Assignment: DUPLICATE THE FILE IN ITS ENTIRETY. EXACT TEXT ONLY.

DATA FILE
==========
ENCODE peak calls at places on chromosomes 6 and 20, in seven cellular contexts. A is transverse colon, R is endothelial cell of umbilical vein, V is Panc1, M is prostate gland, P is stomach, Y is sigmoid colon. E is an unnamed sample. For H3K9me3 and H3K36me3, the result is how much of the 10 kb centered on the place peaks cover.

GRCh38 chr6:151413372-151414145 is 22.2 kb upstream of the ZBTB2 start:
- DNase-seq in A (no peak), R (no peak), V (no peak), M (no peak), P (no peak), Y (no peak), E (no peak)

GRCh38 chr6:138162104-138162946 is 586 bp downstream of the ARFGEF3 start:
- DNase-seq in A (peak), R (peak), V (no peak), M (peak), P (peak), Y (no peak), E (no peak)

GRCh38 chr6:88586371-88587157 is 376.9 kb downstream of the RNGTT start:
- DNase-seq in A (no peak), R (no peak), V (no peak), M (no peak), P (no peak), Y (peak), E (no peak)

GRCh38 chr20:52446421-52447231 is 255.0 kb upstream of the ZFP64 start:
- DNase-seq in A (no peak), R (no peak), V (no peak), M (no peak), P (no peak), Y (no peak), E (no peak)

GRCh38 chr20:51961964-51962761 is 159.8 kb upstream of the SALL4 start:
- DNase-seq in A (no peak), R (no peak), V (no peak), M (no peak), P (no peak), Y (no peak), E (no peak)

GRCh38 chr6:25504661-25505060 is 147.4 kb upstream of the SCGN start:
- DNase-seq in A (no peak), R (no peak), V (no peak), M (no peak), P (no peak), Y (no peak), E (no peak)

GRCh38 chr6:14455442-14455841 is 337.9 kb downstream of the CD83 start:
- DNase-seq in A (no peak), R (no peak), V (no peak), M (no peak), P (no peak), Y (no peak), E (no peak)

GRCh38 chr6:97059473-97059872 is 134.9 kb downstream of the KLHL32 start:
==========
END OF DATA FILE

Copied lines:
ENCODE peak calls at places on chromosomes 6 and 20, in seven cellular contexts. A is transverse colon, R is endothelial cell of umbilical vein, V is Panc1, M is prostate gland, P is stomach, Y is sigmoid colon. E is an unnamed sample. For H3K9me3 and H3K36me3, the result is how much of the 10 kb centered on the place peaks cover.

GRCh38 chr6:151413372-151414145 is 22.2 kb upstream of the ZBTB2 start:
- DNase-seq in A (no peak), R (no peak), V (no peak), M (no peak), P (no peak), Y (no peak), E (no peak)

GRCh38 chr6:138162104-138162946 is 586 bp downstream of the ARFGEF3 start:
- DNase-seq in A (peak), R (peak), V (no peak), M (peak), P (peak), Y (no peak), E (no peak)

GRCh38 chr6:88586371-88587157 is 376.9 kb downstream of the RNGTT start:
- DNase-seq in A (no peak), R (no peak), V (no peak), M (no peak), P (no peak), Y (peak), E (no peak)

GRCh38 chr20:52446421-52447231 is 255.0 kb upstream of the ZFP64 start:
- DNase-seq in A (no peak), R (no peak), V (no peak), M (no peak), P (no peak), Y (no peak), E (no peak)

GRCh38 chr20:51961964-51962761 is 159.8 kb upstream of the SALL4 start:
- DNase-seq in A (no peak), R (no peak), V (no peak), M (no peak), P (no peak), Y (no peak), E (no peak)

GRCh38 chr6:25504661-25505060 is 147.4 kb upstream of the SCGN start:
- DNase-seq in A (no peak), R (no peak), V (no peak), M (no peak), P (no peak), Y (no peak), E (no peak)

GRCh38 chr6:14455442-14455841 is 337.9 kb downstream of the CD83 start:
- DNase-seq in A (no peak), R (no peak), V (no peak), M (no peak), P (no peak), Y (no peak), E (no peak)

GRCh38 chr6:97059473-97059872 is 134.9 kb downstream of the KLHL32 start: